stirring swirling lapping waves rushing flushing airways saline torrents congest coughs coughs face eclipsed buried harsh sands hands seething writhing bloody stumps bloody clumps sand silt streaming screaming veins gaping eels feels way sway swaying ashore sore eyes sand barbs bawls shallows shells shards coarse coursing veins visions fission distant muskets musk blood cough cough cacophony clamour clambering futile mutinies unfurling sails drawn dawn awning skies scarlet spatterings brushtrokes violets violence voices silence murmurs murders marooned doomed terror unfurling sails wails curling alone lost isle defiled landscape escape scraping crawling scrawling forwards towards luscious bush hush hush ushers utter dark stark silence islands sussurant hissing waves craves light slight light falls foliage verdant verandas phosphorescence essence enchanted pillars parasites pirouetting behemoth moths churning cirrus clouds cosmic dust must hide eyes watching bloody scent drawing clawing carving bark hark hunger slumber lumbers rasping clasping gasping grasping growth thunder undergrowth grumbling thundering stumbling flash lightning flash flare glare glancing glistening listening watching waiting hidden faces flash faces black white lattices markings dark things wings moth markings scars scoring flash moorings more eyes dread deadeyes striding nearer fear fiend foe find friend end near friend near fear ebbs foe flees please please panting wanting waiting .. waiting … waiting

Continue reading “marooned (impressionist poem based on Ben Gunn of Treasure Island)”

The Alpine Sublime – France/Switzerland trip May 2018

the long snowy ascent…
a small town hidden in a mountain valley


“from peak to peak, the rattling crags among,

leaps the live thunder – not from one lone cloud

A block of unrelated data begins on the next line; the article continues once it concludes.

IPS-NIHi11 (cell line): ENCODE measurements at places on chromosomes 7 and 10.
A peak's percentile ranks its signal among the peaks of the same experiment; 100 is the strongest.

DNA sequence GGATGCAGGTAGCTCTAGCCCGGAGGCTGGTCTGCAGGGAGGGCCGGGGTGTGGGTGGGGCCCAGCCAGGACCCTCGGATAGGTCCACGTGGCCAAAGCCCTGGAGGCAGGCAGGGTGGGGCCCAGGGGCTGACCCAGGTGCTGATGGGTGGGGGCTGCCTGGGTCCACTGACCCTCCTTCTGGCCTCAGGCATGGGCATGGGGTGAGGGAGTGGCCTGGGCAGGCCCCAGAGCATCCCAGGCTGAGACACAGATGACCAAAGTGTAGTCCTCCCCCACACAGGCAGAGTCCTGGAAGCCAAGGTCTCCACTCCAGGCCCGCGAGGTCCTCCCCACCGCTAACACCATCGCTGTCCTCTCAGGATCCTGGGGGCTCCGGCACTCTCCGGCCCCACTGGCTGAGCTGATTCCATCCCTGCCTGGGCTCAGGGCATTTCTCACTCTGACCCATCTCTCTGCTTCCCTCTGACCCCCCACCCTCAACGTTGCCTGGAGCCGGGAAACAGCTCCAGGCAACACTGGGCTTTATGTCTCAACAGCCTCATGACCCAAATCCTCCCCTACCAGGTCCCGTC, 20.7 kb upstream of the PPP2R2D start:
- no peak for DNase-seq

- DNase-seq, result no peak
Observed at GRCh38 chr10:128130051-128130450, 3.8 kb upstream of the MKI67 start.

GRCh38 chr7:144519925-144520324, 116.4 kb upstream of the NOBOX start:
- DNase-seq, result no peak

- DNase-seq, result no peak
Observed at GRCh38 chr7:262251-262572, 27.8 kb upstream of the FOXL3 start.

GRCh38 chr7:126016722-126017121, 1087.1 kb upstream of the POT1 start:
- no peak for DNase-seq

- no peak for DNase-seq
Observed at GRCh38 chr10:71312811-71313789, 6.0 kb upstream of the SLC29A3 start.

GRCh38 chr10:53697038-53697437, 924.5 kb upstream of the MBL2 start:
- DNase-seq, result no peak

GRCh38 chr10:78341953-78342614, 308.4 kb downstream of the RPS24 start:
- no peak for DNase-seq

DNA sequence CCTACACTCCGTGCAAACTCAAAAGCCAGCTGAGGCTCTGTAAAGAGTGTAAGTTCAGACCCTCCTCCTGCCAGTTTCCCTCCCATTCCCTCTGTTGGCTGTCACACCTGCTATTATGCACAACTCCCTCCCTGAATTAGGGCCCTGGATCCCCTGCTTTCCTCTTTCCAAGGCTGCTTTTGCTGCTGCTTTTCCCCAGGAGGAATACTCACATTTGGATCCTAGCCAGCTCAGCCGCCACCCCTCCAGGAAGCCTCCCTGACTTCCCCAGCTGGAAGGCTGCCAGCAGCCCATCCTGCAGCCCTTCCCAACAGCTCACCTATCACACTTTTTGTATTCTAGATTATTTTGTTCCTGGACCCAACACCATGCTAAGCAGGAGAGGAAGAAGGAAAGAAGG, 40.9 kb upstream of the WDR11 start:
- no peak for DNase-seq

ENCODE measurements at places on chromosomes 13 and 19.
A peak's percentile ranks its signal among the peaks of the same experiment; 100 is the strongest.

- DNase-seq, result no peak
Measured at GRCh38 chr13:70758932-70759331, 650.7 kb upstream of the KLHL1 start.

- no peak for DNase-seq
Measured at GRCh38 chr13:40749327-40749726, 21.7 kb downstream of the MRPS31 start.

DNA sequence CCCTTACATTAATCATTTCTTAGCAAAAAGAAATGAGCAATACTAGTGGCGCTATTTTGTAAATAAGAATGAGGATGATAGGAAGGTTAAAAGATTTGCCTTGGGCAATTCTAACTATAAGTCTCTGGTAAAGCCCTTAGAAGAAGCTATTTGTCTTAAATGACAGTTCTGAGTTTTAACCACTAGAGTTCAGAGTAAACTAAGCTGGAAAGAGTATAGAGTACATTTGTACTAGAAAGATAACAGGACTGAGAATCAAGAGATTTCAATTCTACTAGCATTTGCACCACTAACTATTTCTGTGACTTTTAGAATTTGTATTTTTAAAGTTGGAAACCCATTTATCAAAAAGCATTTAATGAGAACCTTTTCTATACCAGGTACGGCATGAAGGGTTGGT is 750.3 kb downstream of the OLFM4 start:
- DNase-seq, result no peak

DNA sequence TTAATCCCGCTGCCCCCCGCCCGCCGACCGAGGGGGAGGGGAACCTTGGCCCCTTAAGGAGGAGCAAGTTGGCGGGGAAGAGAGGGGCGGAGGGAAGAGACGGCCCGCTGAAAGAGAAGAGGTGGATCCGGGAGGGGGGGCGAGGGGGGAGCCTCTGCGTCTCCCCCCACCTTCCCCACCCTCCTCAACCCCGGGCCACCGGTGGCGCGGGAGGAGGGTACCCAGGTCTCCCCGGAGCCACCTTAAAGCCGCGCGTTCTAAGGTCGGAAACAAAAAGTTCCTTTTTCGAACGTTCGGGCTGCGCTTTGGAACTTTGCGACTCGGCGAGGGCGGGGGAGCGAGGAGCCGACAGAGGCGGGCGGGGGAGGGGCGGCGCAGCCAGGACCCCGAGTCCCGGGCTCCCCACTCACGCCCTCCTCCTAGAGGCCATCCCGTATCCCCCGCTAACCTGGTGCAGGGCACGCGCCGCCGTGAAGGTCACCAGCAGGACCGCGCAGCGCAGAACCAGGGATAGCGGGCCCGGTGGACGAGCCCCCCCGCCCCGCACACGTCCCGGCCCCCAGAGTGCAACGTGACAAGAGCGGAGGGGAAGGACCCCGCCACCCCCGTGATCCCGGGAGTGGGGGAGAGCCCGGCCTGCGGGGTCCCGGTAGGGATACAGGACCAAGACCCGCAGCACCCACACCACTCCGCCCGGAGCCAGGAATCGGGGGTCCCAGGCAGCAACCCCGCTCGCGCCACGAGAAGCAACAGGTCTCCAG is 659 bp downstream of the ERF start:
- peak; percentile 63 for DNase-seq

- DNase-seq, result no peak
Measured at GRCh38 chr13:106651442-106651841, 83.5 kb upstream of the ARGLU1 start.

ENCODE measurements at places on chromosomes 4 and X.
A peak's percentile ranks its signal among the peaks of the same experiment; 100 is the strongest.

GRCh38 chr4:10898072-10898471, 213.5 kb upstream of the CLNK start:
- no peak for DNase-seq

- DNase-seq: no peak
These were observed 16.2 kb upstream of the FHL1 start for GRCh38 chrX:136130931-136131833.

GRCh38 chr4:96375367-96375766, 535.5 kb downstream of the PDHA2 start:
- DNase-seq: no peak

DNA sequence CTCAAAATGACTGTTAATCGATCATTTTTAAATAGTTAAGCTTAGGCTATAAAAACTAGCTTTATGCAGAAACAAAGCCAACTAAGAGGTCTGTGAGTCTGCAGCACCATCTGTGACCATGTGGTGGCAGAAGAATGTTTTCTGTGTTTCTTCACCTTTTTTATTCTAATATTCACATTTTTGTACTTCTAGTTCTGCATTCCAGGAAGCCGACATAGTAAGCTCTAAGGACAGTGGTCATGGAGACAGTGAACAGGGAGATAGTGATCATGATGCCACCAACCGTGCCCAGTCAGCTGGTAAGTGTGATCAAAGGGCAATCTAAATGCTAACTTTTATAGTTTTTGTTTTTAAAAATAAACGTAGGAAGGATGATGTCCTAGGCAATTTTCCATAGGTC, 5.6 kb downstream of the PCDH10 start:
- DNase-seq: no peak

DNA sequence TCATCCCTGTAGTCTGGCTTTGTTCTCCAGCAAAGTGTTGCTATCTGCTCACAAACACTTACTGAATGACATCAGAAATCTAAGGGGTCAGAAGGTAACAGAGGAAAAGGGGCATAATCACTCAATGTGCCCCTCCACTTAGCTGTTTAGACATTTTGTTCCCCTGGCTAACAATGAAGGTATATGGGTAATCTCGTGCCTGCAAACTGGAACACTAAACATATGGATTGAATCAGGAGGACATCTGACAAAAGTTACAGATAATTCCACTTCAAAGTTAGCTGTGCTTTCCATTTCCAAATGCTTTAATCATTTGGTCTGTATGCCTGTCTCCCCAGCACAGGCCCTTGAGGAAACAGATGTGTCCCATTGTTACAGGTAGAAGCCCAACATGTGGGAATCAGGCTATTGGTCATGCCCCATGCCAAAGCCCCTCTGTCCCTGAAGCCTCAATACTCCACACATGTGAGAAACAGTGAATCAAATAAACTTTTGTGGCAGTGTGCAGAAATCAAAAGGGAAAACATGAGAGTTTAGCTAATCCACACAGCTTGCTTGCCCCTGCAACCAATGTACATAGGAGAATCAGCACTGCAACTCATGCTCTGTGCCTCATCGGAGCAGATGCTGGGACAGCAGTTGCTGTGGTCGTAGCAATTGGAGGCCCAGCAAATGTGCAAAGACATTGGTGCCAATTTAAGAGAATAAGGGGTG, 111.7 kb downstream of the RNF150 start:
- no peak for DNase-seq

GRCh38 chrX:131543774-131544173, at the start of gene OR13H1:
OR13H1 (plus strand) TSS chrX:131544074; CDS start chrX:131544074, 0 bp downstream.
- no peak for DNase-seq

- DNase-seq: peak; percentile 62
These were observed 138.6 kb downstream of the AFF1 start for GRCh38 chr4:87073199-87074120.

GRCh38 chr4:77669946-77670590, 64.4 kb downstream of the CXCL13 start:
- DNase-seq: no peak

but every mountain now hath found a tongue

and Jura answers through her misty shroud

back to the joyous Alps, who call to her aloud!”

(Lord Byron – Childe Harold’s Pilgrimage Canto III)

wandering through the heart of a glacier…
“a light broke upon all students of nature” – Kant


the stunning Mer de Glace on the Northern slopes of Mont Blanc

specks of people

tumble like rubble

over the mountain



moments before sliding down the snowy hills …
magnitude, scale , utter silence…


the medieval Chillon castle in Switzerland – the location that inspired Lord Byron’s Prisoner of Chillon
from the highest tower of Chillon
Chillon dungeon
misty mountains loom over lake Geneva


Wordsworth haikus/photos from a trip to Grasmere

Under rapturous gaze

Grasmere transformed,

lost in a lyrical haze


sublime visitations,

captured in clearest cadence,

he wandered, wondered…


with scrawling quill

words leapt over landscape

and soon began to soar…


taken from the top of Wordsworth’s back garden at Dove Cottage
“within the bounds of this huge concave; here should be my home, this valley be my world” – Wordsworth, Home at Grasmere
grasmere caves
the ACTUAL first page from Wordsworth’s first handwritten manuscript of the Prelude … an awe-inspiring moment to see it up close